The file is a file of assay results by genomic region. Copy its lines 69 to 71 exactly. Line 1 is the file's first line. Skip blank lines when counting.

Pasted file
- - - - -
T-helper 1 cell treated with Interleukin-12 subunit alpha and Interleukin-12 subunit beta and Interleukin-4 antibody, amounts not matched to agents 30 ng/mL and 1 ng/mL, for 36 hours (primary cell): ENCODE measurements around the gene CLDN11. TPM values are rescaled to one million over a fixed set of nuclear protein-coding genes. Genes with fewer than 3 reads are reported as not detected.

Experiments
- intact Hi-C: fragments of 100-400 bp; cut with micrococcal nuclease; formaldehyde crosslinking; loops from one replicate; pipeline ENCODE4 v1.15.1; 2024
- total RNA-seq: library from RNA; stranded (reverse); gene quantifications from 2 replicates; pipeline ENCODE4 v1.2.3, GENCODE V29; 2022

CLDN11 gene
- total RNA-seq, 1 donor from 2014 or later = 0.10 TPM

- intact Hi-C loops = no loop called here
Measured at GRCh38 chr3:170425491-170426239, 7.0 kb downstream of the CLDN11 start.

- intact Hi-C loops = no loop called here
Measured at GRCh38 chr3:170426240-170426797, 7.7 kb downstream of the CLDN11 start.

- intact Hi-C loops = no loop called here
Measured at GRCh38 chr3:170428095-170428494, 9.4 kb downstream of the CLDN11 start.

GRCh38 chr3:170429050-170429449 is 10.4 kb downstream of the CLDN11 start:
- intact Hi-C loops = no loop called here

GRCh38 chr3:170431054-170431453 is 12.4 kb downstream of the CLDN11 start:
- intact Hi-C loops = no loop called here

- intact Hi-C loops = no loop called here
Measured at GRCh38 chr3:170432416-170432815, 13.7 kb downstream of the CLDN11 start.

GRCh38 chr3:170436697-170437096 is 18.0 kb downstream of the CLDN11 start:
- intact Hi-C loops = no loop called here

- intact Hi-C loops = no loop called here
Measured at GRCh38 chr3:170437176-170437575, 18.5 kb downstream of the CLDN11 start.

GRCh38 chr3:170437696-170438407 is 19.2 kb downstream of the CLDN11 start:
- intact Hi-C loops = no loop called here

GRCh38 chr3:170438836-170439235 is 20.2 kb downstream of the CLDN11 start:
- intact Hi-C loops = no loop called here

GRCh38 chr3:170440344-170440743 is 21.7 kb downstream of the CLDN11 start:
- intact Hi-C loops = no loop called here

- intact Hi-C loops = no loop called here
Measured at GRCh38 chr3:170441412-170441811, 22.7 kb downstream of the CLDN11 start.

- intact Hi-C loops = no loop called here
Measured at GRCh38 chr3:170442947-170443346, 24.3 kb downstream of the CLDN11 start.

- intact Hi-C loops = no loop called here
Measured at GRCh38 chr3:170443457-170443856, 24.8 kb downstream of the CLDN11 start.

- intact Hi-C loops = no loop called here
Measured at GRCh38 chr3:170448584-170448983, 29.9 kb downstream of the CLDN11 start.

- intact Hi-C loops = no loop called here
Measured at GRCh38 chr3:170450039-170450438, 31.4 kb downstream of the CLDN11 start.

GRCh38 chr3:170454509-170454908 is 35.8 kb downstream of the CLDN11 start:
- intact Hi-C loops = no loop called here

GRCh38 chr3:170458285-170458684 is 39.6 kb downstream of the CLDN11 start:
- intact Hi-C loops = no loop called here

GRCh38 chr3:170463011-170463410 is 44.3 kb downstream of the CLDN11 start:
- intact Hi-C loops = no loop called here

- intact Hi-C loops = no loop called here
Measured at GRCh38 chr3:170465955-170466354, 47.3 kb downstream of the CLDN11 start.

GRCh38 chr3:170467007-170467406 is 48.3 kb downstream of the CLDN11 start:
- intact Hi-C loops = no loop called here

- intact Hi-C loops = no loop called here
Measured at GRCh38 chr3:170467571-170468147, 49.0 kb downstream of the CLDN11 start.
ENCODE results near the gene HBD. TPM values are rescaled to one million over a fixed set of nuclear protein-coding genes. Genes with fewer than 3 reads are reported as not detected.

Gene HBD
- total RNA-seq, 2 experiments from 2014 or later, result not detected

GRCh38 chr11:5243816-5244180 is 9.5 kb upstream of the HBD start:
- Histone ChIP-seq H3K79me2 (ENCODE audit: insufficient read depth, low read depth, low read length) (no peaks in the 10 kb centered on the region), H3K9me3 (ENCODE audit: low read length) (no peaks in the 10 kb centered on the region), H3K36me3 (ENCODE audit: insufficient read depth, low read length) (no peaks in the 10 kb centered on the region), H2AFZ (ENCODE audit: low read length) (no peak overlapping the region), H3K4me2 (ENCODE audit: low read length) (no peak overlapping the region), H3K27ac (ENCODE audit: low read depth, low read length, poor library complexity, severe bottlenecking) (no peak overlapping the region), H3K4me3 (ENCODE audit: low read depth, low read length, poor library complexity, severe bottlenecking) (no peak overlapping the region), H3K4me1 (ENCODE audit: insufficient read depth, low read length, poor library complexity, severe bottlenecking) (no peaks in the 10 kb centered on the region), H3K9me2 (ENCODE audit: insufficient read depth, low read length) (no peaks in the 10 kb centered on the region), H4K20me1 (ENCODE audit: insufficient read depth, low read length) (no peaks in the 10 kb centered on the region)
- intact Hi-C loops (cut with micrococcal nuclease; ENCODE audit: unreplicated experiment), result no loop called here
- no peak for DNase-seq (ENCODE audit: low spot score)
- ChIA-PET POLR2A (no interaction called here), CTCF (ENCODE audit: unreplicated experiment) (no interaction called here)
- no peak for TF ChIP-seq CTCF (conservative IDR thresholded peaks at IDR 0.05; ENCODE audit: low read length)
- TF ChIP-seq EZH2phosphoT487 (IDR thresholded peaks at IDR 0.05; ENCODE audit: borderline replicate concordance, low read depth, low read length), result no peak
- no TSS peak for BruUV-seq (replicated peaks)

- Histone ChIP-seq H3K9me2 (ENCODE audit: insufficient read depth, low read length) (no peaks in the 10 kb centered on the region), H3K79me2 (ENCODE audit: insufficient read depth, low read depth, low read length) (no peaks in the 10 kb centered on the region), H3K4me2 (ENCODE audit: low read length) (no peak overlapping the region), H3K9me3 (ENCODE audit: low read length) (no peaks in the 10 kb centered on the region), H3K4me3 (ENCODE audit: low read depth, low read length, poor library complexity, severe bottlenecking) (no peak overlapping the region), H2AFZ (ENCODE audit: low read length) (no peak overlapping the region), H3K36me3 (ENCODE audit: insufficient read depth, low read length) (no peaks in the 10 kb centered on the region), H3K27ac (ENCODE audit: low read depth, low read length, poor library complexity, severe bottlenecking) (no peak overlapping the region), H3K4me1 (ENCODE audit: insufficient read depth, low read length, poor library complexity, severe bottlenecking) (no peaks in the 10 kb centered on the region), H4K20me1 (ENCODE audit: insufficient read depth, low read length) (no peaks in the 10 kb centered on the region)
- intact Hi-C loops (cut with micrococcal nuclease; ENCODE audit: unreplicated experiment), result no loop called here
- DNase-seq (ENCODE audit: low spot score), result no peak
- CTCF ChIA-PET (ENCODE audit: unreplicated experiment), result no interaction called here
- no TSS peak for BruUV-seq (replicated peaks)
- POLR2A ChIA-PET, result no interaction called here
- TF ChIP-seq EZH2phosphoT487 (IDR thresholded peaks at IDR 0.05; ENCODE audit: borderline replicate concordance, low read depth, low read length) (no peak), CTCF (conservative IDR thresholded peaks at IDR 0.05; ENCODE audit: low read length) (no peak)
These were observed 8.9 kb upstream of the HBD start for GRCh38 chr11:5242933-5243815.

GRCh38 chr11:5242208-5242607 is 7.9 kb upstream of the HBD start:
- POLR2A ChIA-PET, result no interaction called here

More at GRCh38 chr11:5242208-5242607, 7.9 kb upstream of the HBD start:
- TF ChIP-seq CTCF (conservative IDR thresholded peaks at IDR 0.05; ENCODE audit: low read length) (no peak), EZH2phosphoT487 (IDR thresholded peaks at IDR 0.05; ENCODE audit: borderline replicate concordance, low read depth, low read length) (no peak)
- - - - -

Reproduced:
These were observed 8.9 kb upstream of the HBD start for GRCh38 chr11:5242933-5243815.

GRCh38 chr11:5242208-5242607 is 7.9 kb upstream of the HBD start:
- POLR2A ChIA-PET, result no interaction called here